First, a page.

In this case, the barrel features the Canadian etched “crossed flags” proof mark, which is a shorthand version of the DCP proof mark. Note that a matching serial number sample is not an assurance of original parts: serial numbers were often added to replacement barrels as part of factory refurbishment programs.

Finally, one can see a partial “C-Broad Arrow” on the frame, just to the upper left of the DCP proof. This is an indication of the pistol’s provenance; it was property of the Canadian government. This mark was applied by Inglis at the time of manufacture, and is found even on the samples delivered to China.

Moving to the left side of the receiver, we can see that the pistol is marked “Mk. 1*” and “BROWNING-F.N. 9mm HP INGLIS CANADA,” as shown above. A small “C-Broad Arrow” acceptance mark is found on the left side of the trigger guard, also shown in the photo above.

A larger Canadian “C – Broad Arrow” can be found on this sample, just behind the slide serrations. This mark was applied by local level by Canadian military armorers, on orders of the Canadian Military Headquarters in London. In this case, the mark is located on the left side of the frame, just above the safety, but it can also be found on the right side of the slide. This sample pistol also features the later Mk II safety.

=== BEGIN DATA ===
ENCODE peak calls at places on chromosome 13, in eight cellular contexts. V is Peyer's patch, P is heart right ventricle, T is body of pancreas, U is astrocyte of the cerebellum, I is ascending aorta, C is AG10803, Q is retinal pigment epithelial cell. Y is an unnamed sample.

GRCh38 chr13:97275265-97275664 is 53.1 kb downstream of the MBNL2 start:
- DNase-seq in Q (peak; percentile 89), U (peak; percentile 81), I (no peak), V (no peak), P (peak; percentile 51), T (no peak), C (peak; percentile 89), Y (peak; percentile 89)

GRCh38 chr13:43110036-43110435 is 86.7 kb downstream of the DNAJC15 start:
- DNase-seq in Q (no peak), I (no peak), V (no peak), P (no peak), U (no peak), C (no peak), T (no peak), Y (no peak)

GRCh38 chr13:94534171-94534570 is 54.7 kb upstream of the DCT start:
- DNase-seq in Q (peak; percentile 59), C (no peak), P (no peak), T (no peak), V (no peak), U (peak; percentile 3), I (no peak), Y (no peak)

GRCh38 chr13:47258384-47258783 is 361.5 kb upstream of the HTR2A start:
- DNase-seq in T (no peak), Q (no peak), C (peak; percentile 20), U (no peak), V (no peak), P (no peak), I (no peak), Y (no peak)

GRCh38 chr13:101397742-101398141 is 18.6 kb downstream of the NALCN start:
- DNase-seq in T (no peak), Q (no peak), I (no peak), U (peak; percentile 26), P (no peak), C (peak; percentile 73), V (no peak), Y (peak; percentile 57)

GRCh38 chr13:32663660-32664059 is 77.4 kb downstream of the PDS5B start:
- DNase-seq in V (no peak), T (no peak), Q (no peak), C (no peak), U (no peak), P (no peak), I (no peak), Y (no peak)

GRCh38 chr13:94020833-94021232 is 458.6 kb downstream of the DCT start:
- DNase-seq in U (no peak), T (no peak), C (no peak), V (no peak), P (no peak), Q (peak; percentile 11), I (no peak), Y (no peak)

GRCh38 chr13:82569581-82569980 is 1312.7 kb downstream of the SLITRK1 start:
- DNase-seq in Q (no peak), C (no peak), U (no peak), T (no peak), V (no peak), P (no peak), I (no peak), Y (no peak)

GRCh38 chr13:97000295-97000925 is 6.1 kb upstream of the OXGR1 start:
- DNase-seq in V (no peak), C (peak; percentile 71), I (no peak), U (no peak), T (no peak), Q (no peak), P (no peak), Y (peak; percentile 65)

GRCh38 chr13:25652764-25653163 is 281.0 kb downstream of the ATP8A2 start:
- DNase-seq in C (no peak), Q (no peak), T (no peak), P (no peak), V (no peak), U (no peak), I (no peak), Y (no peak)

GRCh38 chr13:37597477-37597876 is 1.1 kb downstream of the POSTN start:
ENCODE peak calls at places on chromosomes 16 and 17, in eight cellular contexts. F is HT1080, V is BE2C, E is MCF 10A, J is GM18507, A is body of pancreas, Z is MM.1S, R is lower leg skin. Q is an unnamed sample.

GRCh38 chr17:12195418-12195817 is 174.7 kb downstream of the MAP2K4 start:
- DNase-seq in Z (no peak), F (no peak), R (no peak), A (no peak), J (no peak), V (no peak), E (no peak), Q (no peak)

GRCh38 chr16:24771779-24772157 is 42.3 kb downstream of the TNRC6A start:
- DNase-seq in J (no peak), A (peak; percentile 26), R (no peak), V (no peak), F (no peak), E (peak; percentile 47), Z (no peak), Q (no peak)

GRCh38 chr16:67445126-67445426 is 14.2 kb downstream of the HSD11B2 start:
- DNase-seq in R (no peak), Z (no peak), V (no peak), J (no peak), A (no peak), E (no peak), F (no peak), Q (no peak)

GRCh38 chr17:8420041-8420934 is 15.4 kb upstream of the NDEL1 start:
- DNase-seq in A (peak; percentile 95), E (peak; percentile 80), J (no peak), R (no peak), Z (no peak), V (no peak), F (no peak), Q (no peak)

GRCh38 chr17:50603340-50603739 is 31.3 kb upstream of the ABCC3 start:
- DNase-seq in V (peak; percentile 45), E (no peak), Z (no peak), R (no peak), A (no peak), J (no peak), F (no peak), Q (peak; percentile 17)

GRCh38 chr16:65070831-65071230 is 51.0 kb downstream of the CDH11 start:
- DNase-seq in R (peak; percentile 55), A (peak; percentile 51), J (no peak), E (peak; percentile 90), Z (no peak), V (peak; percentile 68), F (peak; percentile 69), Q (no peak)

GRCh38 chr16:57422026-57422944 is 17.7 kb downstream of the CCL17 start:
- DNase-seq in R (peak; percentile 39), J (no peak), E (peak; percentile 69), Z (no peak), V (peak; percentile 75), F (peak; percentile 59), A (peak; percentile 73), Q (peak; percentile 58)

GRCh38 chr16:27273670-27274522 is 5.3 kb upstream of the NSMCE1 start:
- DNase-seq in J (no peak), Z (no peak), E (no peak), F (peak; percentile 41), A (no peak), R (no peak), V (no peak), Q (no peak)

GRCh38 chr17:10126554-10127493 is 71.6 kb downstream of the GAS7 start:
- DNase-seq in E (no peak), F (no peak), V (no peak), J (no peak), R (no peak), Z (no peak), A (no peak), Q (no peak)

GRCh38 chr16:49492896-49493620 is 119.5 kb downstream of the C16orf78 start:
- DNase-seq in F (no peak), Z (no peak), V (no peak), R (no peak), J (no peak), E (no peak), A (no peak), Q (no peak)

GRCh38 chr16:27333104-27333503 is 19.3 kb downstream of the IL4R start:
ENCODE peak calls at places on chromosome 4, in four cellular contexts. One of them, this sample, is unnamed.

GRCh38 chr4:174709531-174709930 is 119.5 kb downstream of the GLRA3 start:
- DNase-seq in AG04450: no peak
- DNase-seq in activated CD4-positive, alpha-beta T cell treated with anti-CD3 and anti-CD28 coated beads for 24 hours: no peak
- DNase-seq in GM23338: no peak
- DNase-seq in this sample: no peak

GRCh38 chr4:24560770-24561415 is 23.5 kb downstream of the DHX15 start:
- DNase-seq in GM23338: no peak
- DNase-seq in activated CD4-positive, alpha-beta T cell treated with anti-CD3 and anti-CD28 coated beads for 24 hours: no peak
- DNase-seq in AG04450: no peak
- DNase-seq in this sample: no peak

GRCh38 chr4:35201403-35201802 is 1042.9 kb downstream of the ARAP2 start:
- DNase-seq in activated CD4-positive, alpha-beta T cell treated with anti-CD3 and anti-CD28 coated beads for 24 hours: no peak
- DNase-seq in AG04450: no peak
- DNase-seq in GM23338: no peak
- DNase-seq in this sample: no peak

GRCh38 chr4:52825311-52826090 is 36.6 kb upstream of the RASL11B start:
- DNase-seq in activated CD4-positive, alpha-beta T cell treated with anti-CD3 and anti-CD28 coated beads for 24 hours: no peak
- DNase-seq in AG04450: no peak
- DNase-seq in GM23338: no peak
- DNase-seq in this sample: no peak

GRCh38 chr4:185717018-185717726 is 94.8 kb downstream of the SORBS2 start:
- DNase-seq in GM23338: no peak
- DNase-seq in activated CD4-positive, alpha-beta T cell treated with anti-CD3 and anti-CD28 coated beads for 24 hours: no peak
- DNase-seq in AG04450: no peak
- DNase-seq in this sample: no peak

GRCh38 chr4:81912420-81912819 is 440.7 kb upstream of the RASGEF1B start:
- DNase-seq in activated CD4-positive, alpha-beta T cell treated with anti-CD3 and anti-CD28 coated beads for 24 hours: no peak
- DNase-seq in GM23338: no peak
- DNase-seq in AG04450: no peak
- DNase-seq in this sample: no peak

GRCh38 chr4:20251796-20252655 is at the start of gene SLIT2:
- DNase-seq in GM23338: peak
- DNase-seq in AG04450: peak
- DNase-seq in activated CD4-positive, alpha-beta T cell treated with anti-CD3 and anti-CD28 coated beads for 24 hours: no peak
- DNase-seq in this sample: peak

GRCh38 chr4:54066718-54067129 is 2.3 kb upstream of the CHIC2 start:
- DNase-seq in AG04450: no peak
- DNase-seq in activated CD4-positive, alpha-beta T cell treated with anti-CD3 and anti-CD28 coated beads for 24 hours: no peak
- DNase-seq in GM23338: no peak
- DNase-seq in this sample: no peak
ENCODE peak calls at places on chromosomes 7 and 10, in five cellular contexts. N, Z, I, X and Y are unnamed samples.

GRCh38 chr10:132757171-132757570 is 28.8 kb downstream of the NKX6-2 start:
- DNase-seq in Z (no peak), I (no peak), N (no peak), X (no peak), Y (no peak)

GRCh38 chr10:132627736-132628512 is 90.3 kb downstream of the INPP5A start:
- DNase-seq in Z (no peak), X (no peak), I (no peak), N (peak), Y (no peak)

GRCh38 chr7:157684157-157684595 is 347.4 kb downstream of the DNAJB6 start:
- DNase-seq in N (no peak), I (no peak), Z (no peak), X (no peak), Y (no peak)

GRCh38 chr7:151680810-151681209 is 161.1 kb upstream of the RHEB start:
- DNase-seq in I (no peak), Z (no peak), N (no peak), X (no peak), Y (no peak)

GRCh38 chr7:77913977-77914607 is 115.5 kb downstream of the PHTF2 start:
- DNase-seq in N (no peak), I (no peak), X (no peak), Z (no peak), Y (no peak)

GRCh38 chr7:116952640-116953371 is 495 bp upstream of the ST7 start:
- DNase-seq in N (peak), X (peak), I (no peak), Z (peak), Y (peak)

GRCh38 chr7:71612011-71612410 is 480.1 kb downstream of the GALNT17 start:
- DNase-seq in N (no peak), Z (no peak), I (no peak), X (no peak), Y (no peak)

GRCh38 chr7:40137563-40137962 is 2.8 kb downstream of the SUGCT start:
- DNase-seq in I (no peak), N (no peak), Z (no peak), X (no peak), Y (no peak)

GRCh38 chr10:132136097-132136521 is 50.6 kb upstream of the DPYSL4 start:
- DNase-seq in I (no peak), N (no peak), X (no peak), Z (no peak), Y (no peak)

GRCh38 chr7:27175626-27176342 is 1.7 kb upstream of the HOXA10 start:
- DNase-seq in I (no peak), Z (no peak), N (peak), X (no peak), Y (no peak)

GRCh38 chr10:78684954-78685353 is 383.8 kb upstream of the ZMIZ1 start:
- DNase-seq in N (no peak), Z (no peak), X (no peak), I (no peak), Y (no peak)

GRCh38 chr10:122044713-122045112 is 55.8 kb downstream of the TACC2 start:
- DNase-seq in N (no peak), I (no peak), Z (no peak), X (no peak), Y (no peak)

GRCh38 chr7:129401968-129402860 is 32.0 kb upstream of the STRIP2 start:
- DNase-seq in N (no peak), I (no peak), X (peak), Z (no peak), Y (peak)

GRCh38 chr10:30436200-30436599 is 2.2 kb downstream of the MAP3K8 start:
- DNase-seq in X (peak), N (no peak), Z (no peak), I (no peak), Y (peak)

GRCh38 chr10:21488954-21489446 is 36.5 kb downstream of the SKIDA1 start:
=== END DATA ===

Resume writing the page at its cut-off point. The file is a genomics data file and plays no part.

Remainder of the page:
Most Inglis pistols do not have a serialized magazine. However, in 1950, Canada supplied 1,578 pistols to Belgium. These pistols were part of the first batch of Chinese contract produced in 1944, which had some reliability issues that were fixed in the later production. The reliability issues apparently had to do with the reverse-engineering and metric-to-English measurement changeover.

Since part of the problem was magazine feed, the Belgium armorers would find two magazines that worked with THAT pistol and numbered them. The pistols were gradually withdrawn from service and put into storage, and were replaced with new-production FN products. Most, if not all, of the Belgium Chinese contract pistols have been imported into the U.S., and collectors will pay a considerable premium for these rare variants.

The presence of the secondary C-broad arrow behind the serrations combined with the numbered magazine strongly suggests that this sample was one of the No. 1 (i.e. “Chinese model”) pistols which actually saw Canadian military service before being sent to Belgium in 1950.

No.1 MK I* production dates by serial number

Serial numbers on pistols for the Chinese contract used the letters ‘CH’, followed by a 4-digit number.

Feb. through May 1944         CH1              – CH1014
June 1944                                 CH1015       – CH8014
July 1944                                  CH8015       – 1CH0045